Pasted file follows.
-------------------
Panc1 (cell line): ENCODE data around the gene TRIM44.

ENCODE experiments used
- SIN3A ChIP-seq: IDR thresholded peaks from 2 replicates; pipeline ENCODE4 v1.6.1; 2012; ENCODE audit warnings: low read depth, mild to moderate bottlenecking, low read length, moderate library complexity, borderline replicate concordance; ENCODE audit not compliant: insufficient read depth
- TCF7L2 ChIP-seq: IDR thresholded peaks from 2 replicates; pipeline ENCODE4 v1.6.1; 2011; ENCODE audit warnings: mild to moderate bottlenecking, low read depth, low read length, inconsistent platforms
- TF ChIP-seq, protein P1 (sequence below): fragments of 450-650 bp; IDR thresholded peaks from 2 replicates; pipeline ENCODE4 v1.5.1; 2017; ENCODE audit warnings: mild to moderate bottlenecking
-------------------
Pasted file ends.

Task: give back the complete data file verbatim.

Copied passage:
Panc1 (cell line): ENCODE data around the gene TRIM44.

ENCODE experiments used
- SIN3A ChIP-seq: IDR thresholded peaks from 2 replicates; pipeline ENCODE4 v1.6.1; 2012; ENCODE audit warnings: low read depth, mild to moderate bottlenecking, low read length, moderate library complexity, borderline replicate concordance; ENCODE audit not compliant: insufficient read depth
- TCF7L2 ChIP-seq: IDR thresholded peaks from 2 replicates; pipeline ENCODE4 v1.6.1; 2011; ENCODE audit warnings: mild to moderate bottlenecking, low read depth, low read length, inconsistent platforms
- TF ChIP-seq, protein P1 (sequence below): fragments of 450-650 bp; IDR thresholded peaks from 2 replicates; pipeline ENCODE4 v1.5.1; 2017; ENCODE audit warnings: mild to moderate bottlenecking